The White House also pushed another measure to make college more affordable as a part of the stimulus package passed in the wake of the 2007 financial crisis expanded tax credits for tuition, and last month Congress struck a deal to prevent interest rates on some new student loans from doubling.

Unfortunately, supporters say such efforts are not enough given the huge scale of the problem. Some are even urging the government to offer income-based repayment plans for the loans. But the passage of these measures are unlikely given that Trump has surrounded himself with even more Wall St. bankers and billionaires than his Republican predecessors.

With more young people living at their parents home, the rate of new household formations – a leading driver of housing demand – is now commensurate with the 1940s, according to a Harvard study. Just 600,000 to 800,000 new households were formed each year from 2007-2011, compared with 1.2m to 1.3m per year in the previous four years.

In a long line of American Dreams disappearing faster than the polar ice mantle, Americans under the age of 35 have lost more than a third of their net worth since 2001, compared with a 27% decline for all ages, according to the Bureau of Labor Statistics.

While a university degree still fortifies a better chance at a higher income than a high school diploma, the median income of college graduates fell nearly 10% from 2007 to 2010, according to the BLS, compared with a 5% fall for high school graduates and a 3% for the existing workforce at the beginning of the Great Recession in December 2007 .

Young Americans are well aware of their precarious place in today’s economy, with only 16% in a Rutgers University survey of recent university graduates who believe their generation will have greater financial success than their parents.

This leaves a long term economic recovery closely tied to the fortunes of a generation gripped by high levels of debt and falling discretionary income from the jobs that require the education the debt buys. Assuming the United States is still remotely a capitalistic society based on consumerism, one would think that the folly of continued funneling of tax breaks to the wealthy and subsidies to the corporatocracy while ignoring the steep decline in consumerism other than through debt would be evident.

Even if Trump and Congress can ram through deficit-increasing infrastructure programs, that were rejected as long as Obama was in office, it will be too little too late to have a widespread effect on the discretionary income for the huge swath of middle and low income families still reeling from Bush’s housing collapse and 6 years of Republican total obstructionism.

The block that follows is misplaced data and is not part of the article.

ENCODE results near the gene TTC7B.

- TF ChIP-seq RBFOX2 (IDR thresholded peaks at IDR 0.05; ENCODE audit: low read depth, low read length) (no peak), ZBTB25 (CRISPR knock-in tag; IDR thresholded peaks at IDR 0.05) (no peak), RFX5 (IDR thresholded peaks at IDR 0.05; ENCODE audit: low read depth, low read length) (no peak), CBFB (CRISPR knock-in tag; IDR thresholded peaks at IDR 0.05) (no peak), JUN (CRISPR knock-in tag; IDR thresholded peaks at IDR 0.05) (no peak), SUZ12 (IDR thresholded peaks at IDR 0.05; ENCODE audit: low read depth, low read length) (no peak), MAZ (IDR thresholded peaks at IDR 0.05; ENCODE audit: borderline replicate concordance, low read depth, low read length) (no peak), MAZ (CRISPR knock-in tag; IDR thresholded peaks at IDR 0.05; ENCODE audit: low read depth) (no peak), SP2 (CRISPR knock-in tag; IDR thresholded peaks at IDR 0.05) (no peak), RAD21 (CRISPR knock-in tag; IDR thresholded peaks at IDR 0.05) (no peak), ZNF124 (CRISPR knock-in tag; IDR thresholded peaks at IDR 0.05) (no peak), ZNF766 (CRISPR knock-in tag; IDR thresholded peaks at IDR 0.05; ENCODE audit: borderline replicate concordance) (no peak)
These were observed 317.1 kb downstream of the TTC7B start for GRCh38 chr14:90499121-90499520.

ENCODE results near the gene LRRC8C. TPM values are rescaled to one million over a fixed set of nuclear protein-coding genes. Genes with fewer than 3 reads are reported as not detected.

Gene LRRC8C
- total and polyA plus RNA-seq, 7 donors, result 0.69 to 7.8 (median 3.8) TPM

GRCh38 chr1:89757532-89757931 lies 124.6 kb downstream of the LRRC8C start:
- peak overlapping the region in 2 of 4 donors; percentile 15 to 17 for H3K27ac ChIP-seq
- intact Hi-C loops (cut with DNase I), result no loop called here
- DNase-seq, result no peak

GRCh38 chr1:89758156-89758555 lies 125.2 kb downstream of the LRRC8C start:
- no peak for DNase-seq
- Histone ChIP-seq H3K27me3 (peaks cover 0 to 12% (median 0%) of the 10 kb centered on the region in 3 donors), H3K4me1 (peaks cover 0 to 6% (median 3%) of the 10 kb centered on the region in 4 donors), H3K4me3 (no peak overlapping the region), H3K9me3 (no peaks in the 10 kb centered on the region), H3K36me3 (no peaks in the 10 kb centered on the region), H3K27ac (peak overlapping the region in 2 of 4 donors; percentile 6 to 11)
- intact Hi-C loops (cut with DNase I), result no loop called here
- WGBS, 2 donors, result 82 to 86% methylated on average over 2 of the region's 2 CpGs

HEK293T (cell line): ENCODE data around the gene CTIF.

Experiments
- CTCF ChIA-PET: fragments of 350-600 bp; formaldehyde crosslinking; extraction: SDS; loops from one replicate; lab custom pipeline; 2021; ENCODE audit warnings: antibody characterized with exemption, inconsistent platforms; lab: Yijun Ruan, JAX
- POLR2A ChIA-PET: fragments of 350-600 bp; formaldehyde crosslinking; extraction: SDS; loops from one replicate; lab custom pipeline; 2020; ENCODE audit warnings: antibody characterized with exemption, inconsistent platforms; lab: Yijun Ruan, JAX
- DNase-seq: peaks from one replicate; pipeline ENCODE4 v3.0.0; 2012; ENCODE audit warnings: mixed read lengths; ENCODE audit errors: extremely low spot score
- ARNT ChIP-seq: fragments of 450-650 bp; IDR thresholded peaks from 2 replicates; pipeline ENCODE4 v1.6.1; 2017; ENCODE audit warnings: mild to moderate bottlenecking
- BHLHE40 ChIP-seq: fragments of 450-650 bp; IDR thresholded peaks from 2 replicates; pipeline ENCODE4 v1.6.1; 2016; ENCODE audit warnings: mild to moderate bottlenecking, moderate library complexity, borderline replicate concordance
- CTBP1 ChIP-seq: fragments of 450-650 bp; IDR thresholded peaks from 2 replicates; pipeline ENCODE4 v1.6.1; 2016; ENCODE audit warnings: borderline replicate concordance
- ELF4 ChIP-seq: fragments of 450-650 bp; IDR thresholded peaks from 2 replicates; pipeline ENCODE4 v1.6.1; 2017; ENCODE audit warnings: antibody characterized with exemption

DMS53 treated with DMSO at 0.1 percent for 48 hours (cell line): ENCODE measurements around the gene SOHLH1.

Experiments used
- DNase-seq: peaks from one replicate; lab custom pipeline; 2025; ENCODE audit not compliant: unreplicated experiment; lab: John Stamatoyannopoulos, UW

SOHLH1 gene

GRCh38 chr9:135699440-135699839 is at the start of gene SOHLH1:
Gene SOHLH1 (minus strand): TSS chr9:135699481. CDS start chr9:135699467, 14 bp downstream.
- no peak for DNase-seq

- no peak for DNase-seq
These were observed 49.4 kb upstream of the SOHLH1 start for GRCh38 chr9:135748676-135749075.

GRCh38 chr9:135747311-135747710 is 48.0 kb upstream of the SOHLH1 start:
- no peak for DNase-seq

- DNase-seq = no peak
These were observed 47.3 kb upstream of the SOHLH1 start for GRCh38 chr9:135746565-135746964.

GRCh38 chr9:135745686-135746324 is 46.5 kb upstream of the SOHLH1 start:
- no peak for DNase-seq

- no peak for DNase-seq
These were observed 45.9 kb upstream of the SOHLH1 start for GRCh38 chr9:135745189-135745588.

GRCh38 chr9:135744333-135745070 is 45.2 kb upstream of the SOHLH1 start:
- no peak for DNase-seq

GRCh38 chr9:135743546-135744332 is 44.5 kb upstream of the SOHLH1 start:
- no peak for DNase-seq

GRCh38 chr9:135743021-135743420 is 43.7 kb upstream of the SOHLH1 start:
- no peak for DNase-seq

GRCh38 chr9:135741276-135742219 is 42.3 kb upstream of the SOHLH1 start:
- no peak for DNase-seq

And since our so-called Capitalistic, free-market society (which is a misnomer because the average corporate government subsidy amounts to $456,000 per employeenot including the $4 billion per year the U.S. gives foreign oil companies to pay their rent on their leased Canadian-built oil rigs) depends on consumerism, it’s obvious that the Republican “business party” has consistently taken steps which reduces the purchasing capacity of 99% of the population.The debt burdens of students will only serve to exacerbate the condition.

Even though there is no direct effect on private lending institutions if/when university debt repayment collapses because they are government-backed loans, it will place more pressure on the shrinking stream of operating funds available to the government. With the GOP-control of all branches of government as of January 20th, 2017, reduction of taxes is a certainty on the wealthy and corporations which has NEVER stimulated job growth. As is the ultimate GOP goal, it won’t take long for either the national debt to explode,the elimination of government programs (except for Congress and the Department of Defense), or both.

We’ve already witnesed the largest transfer of capital from the lower and middle class to the upper 1% in history ever since the scam of trickle-down economics was hatched by conservatives. As the millennial generation tries to deal with the largest post-matriculation debt burden in the history of civilization, consumerism will continue to falter world-wide.

For those who are counting, that’s two legs of the economic stool, (sub-prime auto loans/leases and student debt loads) poised to collapse. Next, we’ll talk about all those multi-billion dollar pension funds and the FDIC; both of which are more under-funded than was AIG, the insurer of all those bundled, investment bank mortgage-backed securities in 2007 that caused the real estate crash…

Harvey Gold